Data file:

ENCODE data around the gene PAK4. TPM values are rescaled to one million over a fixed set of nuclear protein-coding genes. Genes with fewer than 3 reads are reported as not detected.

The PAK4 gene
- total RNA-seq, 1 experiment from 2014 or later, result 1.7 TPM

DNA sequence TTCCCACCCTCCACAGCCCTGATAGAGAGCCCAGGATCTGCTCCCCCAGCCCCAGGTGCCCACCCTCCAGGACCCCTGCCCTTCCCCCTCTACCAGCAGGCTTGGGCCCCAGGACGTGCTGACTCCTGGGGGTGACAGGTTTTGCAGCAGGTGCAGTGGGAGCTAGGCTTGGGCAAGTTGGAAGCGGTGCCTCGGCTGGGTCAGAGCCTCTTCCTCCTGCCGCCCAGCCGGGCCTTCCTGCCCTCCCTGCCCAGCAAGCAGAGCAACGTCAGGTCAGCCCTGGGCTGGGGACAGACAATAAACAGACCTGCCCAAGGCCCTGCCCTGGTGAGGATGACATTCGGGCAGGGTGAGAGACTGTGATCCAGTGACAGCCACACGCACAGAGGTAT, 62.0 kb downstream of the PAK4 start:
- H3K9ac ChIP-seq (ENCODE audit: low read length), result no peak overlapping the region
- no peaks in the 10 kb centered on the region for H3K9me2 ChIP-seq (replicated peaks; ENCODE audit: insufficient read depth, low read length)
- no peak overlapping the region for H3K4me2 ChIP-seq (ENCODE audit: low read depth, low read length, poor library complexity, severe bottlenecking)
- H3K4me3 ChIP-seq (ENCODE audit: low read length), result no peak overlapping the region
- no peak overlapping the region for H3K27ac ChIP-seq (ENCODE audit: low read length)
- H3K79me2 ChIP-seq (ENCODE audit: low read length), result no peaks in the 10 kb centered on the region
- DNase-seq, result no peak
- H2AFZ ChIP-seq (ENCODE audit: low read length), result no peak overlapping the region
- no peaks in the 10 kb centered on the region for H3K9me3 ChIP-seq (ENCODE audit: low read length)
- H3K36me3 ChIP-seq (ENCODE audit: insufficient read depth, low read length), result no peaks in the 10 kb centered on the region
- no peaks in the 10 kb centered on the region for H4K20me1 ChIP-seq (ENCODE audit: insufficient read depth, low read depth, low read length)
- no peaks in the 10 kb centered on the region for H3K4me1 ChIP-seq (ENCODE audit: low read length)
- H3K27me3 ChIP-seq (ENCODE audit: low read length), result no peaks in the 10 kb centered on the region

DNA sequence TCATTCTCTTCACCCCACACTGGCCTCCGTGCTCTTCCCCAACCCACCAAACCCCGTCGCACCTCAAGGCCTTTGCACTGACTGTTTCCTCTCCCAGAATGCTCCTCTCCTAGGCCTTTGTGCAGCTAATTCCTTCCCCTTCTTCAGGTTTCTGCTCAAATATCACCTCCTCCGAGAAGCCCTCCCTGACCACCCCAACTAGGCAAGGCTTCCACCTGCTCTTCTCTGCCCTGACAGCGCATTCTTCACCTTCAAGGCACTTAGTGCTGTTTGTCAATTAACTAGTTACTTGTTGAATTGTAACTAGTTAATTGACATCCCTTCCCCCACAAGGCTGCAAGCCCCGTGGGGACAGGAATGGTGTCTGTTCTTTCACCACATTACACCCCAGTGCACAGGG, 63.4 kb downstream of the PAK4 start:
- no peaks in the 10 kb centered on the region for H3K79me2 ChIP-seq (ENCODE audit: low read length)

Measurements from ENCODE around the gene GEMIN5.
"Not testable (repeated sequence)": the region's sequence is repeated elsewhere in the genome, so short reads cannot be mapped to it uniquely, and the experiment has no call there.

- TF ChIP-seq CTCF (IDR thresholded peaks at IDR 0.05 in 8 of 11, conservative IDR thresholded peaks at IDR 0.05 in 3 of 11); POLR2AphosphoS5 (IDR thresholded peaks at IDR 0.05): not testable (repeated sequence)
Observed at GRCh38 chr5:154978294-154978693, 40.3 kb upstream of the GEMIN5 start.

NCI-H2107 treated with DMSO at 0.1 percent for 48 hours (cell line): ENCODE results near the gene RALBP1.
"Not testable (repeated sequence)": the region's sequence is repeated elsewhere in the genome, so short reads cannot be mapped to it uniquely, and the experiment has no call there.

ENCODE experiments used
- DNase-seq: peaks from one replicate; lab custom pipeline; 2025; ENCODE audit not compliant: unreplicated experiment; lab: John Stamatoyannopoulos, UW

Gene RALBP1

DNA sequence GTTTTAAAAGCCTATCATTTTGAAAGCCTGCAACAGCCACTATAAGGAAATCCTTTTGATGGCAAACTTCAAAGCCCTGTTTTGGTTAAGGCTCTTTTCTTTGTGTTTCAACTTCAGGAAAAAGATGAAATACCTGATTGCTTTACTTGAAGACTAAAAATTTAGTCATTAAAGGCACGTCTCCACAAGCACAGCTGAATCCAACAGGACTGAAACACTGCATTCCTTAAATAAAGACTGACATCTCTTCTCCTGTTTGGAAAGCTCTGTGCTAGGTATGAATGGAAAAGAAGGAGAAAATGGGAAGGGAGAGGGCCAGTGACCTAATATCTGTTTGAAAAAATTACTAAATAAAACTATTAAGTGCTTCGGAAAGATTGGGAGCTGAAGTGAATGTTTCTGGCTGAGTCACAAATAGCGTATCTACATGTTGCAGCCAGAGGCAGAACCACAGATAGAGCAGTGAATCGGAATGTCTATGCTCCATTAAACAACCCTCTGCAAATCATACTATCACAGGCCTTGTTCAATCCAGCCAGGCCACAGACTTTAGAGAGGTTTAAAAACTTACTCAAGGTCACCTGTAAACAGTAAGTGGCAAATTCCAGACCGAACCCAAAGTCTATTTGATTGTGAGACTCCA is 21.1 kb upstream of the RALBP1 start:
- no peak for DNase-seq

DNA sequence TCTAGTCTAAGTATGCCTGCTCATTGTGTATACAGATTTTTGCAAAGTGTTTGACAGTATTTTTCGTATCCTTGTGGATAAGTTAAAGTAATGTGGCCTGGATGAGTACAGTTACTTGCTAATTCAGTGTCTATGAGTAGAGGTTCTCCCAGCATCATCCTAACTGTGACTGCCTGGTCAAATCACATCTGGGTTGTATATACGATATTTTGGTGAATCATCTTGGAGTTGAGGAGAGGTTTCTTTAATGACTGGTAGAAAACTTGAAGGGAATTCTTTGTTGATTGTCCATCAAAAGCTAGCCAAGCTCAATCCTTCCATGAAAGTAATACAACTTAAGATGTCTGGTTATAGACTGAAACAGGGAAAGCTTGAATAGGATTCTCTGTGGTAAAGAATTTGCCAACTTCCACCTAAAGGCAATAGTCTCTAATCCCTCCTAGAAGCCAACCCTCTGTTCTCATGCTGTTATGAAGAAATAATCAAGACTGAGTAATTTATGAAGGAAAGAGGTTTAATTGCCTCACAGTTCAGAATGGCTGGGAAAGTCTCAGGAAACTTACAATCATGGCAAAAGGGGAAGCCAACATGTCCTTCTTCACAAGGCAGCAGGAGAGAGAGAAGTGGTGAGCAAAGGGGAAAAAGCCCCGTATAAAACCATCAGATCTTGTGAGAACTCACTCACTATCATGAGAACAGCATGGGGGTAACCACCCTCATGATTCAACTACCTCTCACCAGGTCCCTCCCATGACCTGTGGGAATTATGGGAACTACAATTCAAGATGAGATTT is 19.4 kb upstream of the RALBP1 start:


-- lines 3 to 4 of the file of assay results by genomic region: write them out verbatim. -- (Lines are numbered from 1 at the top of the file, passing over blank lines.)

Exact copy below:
- total RNA-seq, 1 experiment from 2014 or later, result 1.7 TPM

DNA sequence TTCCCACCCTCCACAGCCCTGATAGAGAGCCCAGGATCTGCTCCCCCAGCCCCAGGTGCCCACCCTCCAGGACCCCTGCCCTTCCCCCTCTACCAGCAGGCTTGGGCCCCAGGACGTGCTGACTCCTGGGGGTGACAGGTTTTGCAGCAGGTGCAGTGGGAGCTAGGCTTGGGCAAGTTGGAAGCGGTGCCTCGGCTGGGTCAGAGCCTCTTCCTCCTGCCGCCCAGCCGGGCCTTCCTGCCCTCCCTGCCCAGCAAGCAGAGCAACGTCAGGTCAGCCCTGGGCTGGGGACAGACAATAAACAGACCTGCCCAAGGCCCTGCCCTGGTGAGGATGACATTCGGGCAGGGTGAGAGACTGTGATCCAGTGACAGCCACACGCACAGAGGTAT, 62.0 kb downstream of the PAK4 start: